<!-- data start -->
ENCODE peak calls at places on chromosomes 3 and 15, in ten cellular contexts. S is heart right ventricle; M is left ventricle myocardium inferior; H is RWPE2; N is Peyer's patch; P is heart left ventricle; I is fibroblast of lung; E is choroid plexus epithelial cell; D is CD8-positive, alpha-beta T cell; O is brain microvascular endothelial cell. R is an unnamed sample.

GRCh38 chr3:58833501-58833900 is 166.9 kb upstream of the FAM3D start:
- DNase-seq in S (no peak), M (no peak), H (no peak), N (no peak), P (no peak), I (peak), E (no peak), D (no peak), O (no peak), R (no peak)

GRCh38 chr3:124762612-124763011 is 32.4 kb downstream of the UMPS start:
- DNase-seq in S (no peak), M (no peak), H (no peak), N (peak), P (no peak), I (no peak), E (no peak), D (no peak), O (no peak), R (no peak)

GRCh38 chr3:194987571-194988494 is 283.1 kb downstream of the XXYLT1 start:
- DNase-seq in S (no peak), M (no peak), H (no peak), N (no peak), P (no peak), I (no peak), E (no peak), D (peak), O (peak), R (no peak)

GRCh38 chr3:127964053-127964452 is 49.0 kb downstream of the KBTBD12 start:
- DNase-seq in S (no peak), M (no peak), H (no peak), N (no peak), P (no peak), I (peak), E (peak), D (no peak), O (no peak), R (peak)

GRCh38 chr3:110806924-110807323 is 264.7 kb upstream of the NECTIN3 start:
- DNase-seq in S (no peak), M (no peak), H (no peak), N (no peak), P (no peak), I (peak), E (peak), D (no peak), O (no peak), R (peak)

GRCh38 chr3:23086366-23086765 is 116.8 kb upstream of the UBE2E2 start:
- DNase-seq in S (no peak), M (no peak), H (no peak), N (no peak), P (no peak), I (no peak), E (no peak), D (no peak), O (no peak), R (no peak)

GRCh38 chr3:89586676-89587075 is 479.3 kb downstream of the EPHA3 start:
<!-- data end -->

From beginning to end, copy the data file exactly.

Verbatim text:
ENCODE peak calls at places on chromosomes 3 and 15, in ten cellular contexts. S is heart right ventricle; M is left ventricle myocardium inferior; H is RWPE2; N is Peyer's patch; P is heart left ventricle; I is fibroblast of lung; E is choroid plexus epithelial cell; D is CD8-positive, alpha-beta T cell; O is brain microvascular endothelial cell. R is an unnamed sample.

GRCh38 chr3:58833501-58833900 is 166.9 kb upstream of the FAM3D start:
- DNase-seq in S (no peak), M (no peak), H (no peak), N (no peak), P (no peak), I (peak), E (no peak), D (no peak), O (no peak), R (no peak)

GRCh38 chr3:124762612-124763011 is 32.4 kb downstream of the UMPS start:
- DNase-seq in S (no peak), M (no peak), H (no peak), N (peak), P (no peak), I (no peak), E (no peak), D (no peak), O (no peak), R (no peak)

GRCh38 chr3:194987571-194988494 is 283.1 kb downstream of the XXYLT1 start:
- DNase-seq in S (no peak), M (no peak), H (no peak), N (no peak), P (no peak), I (no peak), E (no peak), D (peak), O (peak), R (no peak)

GRCh38 chr3:127964053-127964452 is 49.0 kb downstream of the KBTBD12 start:
- DNase-seq in S (no peak), M (no peak), H (no peak), N (no peak), P (no peak), I (peak), E (peak), D (no peak), O (no peak), R (peak)

GRCh38 chr3:110806924-110807323 is 264.7 kb upstream of the NECTIN3 start:
- DNase-seq in S (no peak), M (no peak), H (no peak), N (no peak), P (no peak), I (peak), E (peak), D (no peak), O (no peak), R (peak)

GRCh38 chr3:23086366-23086765 is 116.8 kb upstream of the UBE2E2 start:
- DNase-seq in S (no peak), M (no peak), H (no peak), N (no peak), P (no peak), I (no peak), E (no peak), D (no peak), O (no peak), R (no peak)

GRCh38 chr3:89586676-89587075 is 479.3 kb downstream of the EPHA3 start: